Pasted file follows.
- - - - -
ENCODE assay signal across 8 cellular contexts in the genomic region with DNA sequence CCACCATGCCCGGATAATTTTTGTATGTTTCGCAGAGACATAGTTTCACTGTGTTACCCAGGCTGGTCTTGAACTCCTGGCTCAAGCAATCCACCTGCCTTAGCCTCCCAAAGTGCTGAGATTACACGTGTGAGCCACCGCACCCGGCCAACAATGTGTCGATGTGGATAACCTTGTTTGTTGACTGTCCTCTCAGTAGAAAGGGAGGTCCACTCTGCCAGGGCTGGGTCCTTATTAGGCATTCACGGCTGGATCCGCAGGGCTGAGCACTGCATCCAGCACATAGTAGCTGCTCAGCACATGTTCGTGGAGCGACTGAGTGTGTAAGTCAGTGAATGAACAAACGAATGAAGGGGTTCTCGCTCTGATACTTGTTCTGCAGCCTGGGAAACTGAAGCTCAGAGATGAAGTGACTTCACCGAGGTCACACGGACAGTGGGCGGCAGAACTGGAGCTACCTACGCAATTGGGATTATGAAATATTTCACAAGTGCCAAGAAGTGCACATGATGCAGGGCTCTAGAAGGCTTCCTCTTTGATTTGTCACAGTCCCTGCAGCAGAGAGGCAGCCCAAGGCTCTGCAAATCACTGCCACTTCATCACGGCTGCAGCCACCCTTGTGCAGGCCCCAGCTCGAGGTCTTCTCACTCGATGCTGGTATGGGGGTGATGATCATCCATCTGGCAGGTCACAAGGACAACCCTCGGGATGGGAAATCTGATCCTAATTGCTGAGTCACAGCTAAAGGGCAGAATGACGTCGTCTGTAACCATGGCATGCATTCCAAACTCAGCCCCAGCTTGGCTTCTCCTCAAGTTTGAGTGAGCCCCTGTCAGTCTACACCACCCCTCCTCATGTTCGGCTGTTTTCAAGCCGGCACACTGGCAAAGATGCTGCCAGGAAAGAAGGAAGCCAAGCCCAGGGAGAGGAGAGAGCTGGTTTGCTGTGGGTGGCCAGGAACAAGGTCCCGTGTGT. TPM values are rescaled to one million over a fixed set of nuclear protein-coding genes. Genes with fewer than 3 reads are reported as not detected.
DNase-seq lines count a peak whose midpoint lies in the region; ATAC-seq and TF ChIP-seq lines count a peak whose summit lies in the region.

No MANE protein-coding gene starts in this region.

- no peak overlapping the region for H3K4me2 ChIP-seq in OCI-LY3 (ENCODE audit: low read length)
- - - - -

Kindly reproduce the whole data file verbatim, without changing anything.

ENCODE assay signal across 8 cellular contexts in the genomic region with DNA sequence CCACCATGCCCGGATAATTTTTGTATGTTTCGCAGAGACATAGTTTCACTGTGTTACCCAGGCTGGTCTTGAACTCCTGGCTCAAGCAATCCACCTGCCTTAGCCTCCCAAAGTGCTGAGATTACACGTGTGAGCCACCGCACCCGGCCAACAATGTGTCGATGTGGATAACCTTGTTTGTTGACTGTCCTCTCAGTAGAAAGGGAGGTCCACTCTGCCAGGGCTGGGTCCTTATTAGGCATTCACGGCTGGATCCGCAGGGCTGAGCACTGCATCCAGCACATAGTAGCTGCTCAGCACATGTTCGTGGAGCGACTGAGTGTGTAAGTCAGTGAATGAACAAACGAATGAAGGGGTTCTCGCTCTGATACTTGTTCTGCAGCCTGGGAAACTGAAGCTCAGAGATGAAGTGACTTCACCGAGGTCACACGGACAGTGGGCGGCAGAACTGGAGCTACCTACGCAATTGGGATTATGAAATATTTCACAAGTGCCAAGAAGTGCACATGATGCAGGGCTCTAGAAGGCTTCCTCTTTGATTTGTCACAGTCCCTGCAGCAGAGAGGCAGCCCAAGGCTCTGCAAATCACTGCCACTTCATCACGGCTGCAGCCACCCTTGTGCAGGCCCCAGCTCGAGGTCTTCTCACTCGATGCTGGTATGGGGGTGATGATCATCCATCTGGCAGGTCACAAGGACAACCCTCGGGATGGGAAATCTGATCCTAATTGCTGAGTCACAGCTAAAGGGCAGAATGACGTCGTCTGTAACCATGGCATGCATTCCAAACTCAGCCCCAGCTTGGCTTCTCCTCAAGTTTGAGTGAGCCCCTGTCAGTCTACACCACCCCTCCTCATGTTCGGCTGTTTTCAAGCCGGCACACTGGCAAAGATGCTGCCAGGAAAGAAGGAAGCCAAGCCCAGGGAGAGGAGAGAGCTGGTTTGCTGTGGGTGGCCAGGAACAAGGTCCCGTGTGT. TPM values are rescaled to one million over a fixed set of nuclear protein-coding genes. Genes with fewer than 3 reads are reported as not detected.
DNase-seq lines count a peak whose midpoint lies in the region; ATAC-seq and TF ChIP-seq lines count a peak whose summit lies in the region.

No MANE protein-coding gene starts in this region.

- no peak overlapping the region for H3K4me2 ChIP-seq in OCI-LY3 (ENCODE audit: low read length)